'Bird-friendly' glass to become essential for new constructions in New York City
New York City lawmakers are poised to adopt legislation requiring 'bird-friendly' glass on all new construction in an effort to cut down on the tens of thousands of birds which collide with the city's buildings annually.
New York will be the largest city in the United States to make it a pre-requisite to use glass that is visible to birds if the measure passes. Several California cities, including San Francisco and Oakland, have already adopted similar rules.
Groups that monitor bird populations said they are thrilled at the prospect of the legislation's adoption in the city. Chris Allieri, a board member of the Wild Bird Fund, said: "Long term this stands to have a significant impact on the birds that live in and are passing through our city. I think it will significantly reduce the number of window collisions for birds in newly constructed buildings."
New York City Audubon estimates that between 90,000 and 230,000 birds are killed every year after flying into New York City buildings. The victims range from birds of prey to passerines, including hummingbirds.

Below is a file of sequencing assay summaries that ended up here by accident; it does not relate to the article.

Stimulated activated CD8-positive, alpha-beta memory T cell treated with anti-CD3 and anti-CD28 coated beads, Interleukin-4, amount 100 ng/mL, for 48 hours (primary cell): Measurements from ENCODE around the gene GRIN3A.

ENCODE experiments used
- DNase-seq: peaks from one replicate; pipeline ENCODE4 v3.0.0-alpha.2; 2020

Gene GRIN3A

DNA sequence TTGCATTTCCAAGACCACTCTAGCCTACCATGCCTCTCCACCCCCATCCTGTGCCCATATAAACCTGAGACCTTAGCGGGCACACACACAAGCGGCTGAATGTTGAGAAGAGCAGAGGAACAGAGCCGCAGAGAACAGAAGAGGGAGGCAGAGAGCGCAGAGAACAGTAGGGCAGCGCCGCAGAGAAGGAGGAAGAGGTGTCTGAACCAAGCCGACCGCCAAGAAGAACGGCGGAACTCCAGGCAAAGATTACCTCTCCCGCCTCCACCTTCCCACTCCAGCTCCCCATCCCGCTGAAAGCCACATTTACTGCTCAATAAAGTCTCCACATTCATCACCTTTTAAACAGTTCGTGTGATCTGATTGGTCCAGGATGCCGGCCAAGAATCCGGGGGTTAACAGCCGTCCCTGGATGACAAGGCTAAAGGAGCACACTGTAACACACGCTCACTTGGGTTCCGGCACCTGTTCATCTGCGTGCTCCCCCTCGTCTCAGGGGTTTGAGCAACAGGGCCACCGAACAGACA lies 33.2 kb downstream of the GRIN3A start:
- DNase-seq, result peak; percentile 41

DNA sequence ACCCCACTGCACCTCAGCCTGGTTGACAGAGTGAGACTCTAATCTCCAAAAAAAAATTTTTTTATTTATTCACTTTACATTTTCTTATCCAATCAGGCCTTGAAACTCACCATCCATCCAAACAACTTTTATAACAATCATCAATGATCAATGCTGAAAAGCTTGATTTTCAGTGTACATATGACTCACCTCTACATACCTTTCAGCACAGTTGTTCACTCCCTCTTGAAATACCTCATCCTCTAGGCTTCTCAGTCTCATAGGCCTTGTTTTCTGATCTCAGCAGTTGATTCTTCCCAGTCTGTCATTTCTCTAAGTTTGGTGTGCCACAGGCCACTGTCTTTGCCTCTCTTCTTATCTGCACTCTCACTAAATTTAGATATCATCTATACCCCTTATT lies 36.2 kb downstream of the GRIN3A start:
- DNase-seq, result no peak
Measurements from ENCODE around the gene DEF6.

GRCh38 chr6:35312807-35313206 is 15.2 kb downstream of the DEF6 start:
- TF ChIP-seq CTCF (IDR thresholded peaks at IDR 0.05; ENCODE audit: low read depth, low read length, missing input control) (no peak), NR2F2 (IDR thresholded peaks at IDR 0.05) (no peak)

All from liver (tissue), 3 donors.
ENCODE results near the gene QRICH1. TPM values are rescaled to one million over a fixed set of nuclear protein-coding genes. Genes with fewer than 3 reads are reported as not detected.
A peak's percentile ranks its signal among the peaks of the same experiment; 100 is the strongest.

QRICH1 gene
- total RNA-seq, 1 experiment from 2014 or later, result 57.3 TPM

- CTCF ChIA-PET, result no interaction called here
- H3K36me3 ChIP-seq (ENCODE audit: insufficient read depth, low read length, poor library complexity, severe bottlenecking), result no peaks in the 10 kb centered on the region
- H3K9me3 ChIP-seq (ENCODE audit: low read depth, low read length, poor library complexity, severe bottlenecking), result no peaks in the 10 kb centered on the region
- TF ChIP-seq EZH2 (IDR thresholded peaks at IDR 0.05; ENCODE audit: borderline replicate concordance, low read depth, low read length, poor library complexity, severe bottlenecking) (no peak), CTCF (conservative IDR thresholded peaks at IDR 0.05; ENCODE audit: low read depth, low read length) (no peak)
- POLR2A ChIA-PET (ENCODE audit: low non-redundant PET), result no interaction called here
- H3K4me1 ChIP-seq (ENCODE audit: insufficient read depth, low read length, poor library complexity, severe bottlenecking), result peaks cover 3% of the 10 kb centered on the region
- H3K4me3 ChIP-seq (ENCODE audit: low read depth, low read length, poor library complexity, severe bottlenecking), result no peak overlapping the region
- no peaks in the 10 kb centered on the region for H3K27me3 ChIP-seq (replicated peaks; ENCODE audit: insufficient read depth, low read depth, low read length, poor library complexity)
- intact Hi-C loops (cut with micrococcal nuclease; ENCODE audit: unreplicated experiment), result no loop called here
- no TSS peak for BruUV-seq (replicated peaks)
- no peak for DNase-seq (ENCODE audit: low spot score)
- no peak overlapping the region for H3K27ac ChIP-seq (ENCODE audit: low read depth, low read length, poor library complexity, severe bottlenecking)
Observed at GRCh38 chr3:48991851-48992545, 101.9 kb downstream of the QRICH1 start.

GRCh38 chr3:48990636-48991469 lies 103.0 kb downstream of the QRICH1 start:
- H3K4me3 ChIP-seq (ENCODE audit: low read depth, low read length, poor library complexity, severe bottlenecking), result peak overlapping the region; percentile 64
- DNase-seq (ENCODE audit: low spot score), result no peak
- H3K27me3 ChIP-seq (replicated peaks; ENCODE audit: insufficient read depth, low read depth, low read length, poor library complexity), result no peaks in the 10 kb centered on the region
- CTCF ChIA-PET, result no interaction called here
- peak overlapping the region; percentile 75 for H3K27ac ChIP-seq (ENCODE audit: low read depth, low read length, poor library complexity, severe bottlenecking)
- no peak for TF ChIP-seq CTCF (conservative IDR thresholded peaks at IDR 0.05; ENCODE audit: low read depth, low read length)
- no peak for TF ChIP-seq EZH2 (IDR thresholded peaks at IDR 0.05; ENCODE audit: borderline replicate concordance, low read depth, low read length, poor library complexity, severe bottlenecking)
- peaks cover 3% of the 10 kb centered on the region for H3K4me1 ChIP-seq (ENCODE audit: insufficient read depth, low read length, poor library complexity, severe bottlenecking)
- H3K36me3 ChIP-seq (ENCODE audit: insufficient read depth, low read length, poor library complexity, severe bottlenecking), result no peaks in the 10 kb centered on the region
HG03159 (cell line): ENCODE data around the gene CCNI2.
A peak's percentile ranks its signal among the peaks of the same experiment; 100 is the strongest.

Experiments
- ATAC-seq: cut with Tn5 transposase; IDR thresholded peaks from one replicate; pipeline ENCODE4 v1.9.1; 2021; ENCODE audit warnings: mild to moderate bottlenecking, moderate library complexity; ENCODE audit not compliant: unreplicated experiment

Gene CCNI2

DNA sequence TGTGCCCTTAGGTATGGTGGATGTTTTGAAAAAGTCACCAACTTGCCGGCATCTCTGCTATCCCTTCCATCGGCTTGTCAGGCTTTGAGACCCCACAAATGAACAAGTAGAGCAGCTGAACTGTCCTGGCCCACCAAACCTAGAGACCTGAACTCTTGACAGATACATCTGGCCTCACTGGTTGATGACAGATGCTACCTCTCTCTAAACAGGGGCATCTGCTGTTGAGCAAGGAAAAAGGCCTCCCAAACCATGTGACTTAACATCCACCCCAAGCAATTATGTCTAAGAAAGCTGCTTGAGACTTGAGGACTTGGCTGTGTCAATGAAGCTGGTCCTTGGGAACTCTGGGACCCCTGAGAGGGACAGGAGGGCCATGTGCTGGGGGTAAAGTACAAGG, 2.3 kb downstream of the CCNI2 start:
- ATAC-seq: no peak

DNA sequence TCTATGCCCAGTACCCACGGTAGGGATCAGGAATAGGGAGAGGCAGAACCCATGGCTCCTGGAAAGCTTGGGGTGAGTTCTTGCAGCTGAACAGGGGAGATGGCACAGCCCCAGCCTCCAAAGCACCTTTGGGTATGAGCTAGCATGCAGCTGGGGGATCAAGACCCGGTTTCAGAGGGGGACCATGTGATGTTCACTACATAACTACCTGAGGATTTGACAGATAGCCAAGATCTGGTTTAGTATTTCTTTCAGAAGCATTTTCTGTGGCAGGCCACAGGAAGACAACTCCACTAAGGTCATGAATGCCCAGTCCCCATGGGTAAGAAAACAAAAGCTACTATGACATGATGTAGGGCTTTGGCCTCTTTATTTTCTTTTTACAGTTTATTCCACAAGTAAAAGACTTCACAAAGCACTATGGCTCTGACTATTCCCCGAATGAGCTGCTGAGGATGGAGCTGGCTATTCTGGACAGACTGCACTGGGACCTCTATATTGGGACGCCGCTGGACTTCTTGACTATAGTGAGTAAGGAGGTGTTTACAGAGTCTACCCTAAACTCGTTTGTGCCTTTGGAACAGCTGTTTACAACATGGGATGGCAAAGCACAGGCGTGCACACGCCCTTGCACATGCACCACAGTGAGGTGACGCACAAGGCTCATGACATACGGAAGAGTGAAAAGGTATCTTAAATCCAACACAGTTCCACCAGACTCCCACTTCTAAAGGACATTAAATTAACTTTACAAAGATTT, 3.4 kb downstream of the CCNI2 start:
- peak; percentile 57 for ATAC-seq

The legislation proposed by Democratic City Council member Rafael Espinal would require that at least 90% of the exterior of the first 23 metres (75 feet) of all new buildings or major renovations be constructed with materials that are visible to birds, such as glass with a glazing or pattern.
An example of a bird-friendly building is the Jacob K Javits Convention Centre on the west side of Manhattan, where glass imprinted with patterns that was installed during a 2015 renovation reduced bird deaths by 90%, according to NYC Audubon.
New York City's Javits Convention Centre has seen bird collisions drop by 90% since a renovation project replaced the glass in 2015 (edenpictures / Flickr).
Ornithologist Susan Elbin, NYC Audubon's director of conservation, said legislation mandating similar glass in other new buildings and major renovations will make a huge difference. She said: "We think of this as the most broad-reaching bird-friendly building policy in the country."
The measure has wide support on the City Council and is expected to pass. Council Speaker Corey Johnson commented: "Unfortunately, our buildings have become a death trap for thousands of birds each year.
"As a bird-friendly city, this bill will help protect our feathered friends and reduce the number of bird mortality due to collisions."
The Real Estate Board of New York expressed concerns earlier about issues including the availability of materials that would meet the requirements of the legislation, but an official with the group indicated Saturday that its issues had been addressed.